Discover more from The Pleasant Box
Building Strong Teams
Four books that have shaped how I think about, build and participate in teams. What should I read next?
I’ve been thinking a lot about teams recently.
How do you build them? How do you evolve them? How do you successfully participate in them? Can you have a team in what is typically a solo sport?
I can’t guarantee this newsletter will have any answers. But I’m going to throw some paint on the wall, which is a skill I have developed over the years.
We’re all part of teams.
In my work life, I am a team lead and a member of a team.
And what does a team want most? To succeed.
And who can drive that success? The people.
So the questions become… Do you have the right people? Can the people work in harmony? What can be done to strengthen the individuals and the team?
Recruiting a team
Over the last few years, my team at work has evolved a lot. There have been moments when it got smaller, and now moments where it is growing. Building this team is one of my proudest accomplishments as a professional (and I’m not done!).
However, I think hiring is one of the most difficult things to do well. While I have a winning record, I’ve had losses too. Recently, I was inspired to re-evaluate how best to hire.
The goal of hiring is to find the best person for the job. But how are you supposed to do that over the course of a couple of hours? This is why your network is your greatest asset. But it doesn’t alway work.
I am fundamentally opposed to asking candidates to do free work. I have done this in the past because I didn’t have a better system. I always felt terrible about it. I apologize to those I’ve asked.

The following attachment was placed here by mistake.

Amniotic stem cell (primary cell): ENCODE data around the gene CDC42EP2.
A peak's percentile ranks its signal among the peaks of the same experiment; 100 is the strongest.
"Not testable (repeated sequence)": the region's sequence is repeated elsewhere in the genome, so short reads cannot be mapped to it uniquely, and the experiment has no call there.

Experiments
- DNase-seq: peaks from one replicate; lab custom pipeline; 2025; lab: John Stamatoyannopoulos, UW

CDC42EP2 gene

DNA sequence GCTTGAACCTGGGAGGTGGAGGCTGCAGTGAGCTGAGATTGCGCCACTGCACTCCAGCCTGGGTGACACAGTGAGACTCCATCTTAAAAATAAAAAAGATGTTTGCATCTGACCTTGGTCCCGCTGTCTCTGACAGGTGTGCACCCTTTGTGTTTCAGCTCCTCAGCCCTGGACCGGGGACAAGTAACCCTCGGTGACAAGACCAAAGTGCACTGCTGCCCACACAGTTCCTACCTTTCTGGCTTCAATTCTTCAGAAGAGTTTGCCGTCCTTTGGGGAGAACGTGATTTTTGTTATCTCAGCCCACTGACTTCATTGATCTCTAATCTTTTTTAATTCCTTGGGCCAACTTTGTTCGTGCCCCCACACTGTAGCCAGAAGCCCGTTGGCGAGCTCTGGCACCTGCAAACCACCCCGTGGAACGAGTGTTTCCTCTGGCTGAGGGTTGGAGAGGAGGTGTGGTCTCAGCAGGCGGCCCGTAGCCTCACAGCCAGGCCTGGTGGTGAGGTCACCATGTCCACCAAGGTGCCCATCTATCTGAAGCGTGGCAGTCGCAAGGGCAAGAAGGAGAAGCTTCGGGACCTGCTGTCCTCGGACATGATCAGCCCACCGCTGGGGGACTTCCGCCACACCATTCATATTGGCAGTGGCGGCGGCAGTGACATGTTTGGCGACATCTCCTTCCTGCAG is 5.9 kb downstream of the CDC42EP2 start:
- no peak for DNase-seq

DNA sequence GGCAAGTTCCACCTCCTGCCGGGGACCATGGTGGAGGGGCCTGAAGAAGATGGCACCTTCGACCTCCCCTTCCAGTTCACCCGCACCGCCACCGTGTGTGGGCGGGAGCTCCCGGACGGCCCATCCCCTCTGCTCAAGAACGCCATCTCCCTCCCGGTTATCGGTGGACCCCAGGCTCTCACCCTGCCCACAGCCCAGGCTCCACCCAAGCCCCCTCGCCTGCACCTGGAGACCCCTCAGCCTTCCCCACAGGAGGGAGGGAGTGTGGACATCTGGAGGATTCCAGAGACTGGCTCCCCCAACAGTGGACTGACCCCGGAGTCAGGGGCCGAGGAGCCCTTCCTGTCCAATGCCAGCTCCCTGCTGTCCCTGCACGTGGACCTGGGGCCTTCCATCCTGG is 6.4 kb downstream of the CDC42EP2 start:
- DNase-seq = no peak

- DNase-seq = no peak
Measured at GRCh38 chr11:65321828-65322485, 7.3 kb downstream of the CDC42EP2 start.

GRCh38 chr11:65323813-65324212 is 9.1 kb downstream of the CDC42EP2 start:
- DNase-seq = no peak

Fortunately, I have educated myself more about successfully hiring, by seeking advice from others in my position and reading the book Who: The A Method for Hiring.
My biggest takeaways were, you must:
define what outcomes you expect from the job being done well, and;
craft highly specific questions that can improve your ability to distinguish an A player.
Around the same time as reading this book, I learned about something called a “functional interview”.
Instead of asking someone for a generic 30-60–90 plan or requiring them to build a strategy for your organization from scratch with little context, you create 5-7 questions with context baked in and workshop them together with the candidate.
My formula for the questions is:
[Context about some aspect of the job they would be walking into - usually a current problem we are facing], [a clear description of the desired state], [what would be your approach]?
For example: We’ve been selling to a specific market for several years, but we are ready to expand to others where we are less known. Your mission will be to generate awareness and drive demand in three new industries (X, Y, Z), what steps would you take to develop your plan?
Side note: You never know who you will meet and what skills they might bring to the table. You might have a profile in mind, but let yourself be open.
An implicit goal of the hiring process is also to convince the candidate that your organization and the job is what they want. You have to be real, because if you lie, they will figure it out soon enough and leave.
This process gives you both a chance to understand the challenges and opportunities you are walking into so everyone can make the best decision.
This might sound basic, but for me, it was eye opening. The second I implemented the approach, I started to leave interviews with significantly more confidence that the person could or could not do the job.
Aligning a Team
So after you recruit, how do you take a group of people and transform them into a team?
Maybe you don’t buy into the analogy of businesses being like sports teams, but I do.
Side note: I cringe when people call a business a family. It’s not.
A business, like a sports team, is a collection of individuals with a goal, different skill sets and experience levels, all trying to do something great in a coordinated way.
My favorite book on leadership is The Score Takes Care of Itself.